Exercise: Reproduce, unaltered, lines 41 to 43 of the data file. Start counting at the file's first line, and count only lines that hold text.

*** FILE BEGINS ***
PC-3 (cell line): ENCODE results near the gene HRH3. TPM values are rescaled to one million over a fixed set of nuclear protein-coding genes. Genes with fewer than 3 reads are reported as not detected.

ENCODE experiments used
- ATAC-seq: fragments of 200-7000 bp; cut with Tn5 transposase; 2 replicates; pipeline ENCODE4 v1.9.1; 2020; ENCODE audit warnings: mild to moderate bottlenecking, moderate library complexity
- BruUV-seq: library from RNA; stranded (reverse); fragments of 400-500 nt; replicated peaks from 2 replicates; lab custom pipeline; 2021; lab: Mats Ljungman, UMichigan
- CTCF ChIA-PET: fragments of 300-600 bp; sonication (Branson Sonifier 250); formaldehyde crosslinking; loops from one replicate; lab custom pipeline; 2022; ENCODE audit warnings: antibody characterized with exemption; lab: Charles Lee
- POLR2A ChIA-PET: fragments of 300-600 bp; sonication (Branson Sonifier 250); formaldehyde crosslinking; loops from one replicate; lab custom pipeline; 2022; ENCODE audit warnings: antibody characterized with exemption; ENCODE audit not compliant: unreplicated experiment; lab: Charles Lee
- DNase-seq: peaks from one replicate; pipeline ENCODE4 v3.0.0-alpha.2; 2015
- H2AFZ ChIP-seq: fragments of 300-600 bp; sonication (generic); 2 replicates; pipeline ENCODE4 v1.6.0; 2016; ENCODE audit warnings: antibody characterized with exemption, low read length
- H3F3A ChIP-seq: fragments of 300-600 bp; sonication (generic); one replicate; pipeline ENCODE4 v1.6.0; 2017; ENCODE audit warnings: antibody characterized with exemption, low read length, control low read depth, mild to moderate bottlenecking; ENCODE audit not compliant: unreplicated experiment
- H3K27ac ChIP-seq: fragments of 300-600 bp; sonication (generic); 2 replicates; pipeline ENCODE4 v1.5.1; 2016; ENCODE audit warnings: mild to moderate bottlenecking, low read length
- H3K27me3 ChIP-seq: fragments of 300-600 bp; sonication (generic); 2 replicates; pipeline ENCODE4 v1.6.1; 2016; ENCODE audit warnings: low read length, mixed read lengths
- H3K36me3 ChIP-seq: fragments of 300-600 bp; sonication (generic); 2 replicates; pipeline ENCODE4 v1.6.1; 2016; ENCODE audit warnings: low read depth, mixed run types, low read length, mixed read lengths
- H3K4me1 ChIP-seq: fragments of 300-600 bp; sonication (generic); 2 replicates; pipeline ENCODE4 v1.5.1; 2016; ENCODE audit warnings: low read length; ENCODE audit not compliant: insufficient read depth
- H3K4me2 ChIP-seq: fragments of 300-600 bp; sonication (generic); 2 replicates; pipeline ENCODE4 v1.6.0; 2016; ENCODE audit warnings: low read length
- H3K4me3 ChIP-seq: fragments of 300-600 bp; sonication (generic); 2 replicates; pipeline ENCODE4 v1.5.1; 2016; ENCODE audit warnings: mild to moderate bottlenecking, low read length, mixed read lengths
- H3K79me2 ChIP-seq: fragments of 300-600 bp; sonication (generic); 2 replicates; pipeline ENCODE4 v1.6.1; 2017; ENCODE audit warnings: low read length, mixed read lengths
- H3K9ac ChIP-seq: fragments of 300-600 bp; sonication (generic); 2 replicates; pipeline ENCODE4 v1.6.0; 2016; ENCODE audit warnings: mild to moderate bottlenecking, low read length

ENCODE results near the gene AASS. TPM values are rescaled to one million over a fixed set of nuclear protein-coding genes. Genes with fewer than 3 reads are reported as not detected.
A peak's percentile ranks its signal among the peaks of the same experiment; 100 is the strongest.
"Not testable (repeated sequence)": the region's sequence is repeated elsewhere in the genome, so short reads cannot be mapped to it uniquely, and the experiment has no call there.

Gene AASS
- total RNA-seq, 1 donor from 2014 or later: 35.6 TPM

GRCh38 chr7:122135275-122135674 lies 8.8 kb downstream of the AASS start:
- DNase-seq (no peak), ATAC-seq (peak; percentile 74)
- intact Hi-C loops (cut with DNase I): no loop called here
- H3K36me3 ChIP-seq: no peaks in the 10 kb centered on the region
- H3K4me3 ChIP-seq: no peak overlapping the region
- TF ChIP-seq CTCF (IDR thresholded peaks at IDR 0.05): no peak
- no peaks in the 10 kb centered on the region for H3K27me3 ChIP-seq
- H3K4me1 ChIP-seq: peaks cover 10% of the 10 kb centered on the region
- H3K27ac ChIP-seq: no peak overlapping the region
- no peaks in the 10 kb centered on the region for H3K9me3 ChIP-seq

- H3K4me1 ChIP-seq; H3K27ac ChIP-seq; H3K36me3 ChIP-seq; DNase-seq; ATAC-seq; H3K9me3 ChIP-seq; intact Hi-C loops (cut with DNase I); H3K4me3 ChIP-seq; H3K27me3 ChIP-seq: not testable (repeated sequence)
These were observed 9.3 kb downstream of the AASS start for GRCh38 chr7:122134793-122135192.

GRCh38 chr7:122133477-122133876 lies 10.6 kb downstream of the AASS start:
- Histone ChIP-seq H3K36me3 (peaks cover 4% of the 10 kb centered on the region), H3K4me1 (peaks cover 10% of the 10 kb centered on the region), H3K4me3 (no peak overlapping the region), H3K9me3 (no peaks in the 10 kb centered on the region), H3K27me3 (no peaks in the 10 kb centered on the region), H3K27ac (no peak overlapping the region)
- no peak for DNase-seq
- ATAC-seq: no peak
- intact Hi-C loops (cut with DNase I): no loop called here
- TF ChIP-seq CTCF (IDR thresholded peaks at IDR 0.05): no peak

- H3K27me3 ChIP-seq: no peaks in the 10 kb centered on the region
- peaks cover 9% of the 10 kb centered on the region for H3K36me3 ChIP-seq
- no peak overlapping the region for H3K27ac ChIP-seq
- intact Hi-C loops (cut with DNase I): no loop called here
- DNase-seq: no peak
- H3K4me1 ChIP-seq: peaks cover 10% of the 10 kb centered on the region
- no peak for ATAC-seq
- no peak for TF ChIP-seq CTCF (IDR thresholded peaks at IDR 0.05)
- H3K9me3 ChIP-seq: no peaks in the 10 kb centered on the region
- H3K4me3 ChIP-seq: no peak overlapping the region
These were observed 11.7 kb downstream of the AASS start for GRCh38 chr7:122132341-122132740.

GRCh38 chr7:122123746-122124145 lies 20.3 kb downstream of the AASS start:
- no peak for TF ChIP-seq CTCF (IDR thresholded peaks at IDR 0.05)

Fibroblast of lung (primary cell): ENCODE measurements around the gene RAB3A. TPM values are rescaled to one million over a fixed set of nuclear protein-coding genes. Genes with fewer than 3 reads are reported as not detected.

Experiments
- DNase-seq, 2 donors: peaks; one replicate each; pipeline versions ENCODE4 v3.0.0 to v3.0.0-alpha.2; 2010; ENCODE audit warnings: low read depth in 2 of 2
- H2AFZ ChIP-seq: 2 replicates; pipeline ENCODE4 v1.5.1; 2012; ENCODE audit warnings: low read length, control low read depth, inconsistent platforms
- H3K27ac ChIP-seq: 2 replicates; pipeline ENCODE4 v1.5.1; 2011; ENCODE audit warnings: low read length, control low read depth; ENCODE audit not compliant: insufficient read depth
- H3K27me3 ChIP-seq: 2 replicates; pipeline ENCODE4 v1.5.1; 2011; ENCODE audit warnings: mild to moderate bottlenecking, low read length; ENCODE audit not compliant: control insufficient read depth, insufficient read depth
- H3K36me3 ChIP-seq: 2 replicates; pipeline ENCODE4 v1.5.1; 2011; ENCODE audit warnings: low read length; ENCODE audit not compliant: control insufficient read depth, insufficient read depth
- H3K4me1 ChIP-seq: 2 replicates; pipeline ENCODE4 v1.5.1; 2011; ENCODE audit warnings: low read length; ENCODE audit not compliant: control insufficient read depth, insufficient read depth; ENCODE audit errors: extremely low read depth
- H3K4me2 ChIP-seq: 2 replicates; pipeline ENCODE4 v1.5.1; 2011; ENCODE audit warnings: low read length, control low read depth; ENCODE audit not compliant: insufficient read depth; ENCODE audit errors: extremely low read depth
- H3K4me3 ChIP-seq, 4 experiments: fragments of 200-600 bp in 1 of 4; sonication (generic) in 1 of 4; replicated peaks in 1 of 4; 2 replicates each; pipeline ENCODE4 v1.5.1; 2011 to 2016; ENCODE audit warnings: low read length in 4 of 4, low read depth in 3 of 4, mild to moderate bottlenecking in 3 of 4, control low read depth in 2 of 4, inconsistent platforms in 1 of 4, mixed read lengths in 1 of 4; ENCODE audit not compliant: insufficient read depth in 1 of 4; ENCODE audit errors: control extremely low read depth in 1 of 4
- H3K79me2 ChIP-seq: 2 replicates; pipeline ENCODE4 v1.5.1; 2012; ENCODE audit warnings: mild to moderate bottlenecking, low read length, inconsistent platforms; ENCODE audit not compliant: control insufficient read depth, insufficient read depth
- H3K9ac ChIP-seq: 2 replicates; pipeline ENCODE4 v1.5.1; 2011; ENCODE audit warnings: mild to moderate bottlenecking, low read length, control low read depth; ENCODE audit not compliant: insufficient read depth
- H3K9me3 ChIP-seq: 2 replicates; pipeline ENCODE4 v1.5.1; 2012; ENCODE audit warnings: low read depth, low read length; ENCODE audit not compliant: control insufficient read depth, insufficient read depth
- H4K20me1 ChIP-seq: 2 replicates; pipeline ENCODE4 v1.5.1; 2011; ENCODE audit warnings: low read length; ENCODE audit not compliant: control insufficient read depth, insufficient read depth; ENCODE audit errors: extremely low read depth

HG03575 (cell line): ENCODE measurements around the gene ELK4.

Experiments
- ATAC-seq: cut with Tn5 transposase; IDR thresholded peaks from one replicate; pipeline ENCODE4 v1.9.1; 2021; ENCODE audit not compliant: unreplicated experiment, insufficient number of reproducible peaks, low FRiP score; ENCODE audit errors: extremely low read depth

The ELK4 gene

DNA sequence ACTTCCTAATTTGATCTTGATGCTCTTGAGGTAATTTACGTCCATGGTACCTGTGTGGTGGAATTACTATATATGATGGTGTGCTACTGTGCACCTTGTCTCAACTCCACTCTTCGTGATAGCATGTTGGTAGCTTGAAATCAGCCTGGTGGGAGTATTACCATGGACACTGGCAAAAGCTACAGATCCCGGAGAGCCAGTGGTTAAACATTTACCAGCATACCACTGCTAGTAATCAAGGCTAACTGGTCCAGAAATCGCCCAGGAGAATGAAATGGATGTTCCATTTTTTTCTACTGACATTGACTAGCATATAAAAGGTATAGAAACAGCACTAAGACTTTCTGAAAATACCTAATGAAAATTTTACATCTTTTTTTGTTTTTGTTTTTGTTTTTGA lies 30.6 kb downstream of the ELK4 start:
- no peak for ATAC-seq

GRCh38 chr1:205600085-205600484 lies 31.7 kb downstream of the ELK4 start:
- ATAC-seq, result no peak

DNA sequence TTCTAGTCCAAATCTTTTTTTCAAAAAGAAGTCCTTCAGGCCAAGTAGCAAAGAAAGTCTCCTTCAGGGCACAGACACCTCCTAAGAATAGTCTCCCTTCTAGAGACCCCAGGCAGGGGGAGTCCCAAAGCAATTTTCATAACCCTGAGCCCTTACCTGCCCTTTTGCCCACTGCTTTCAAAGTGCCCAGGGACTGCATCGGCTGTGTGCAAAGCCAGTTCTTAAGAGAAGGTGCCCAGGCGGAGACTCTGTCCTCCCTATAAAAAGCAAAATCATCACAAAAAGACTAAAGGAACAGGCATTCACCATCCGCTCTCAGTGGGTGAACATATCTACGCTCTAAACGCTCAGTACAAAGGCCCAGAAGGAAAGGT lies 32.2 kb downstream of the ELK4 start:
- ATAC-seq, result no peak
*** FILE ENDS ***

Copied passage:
- H3K27me3 ChIP-seq: no peaks in the 10 kb centered on the region
- peaks cover 9% of the 10 kb centered on the region for H3K36me3 ChIP-seq
- no peak overlapping the region for H3K27ac ChIP-seq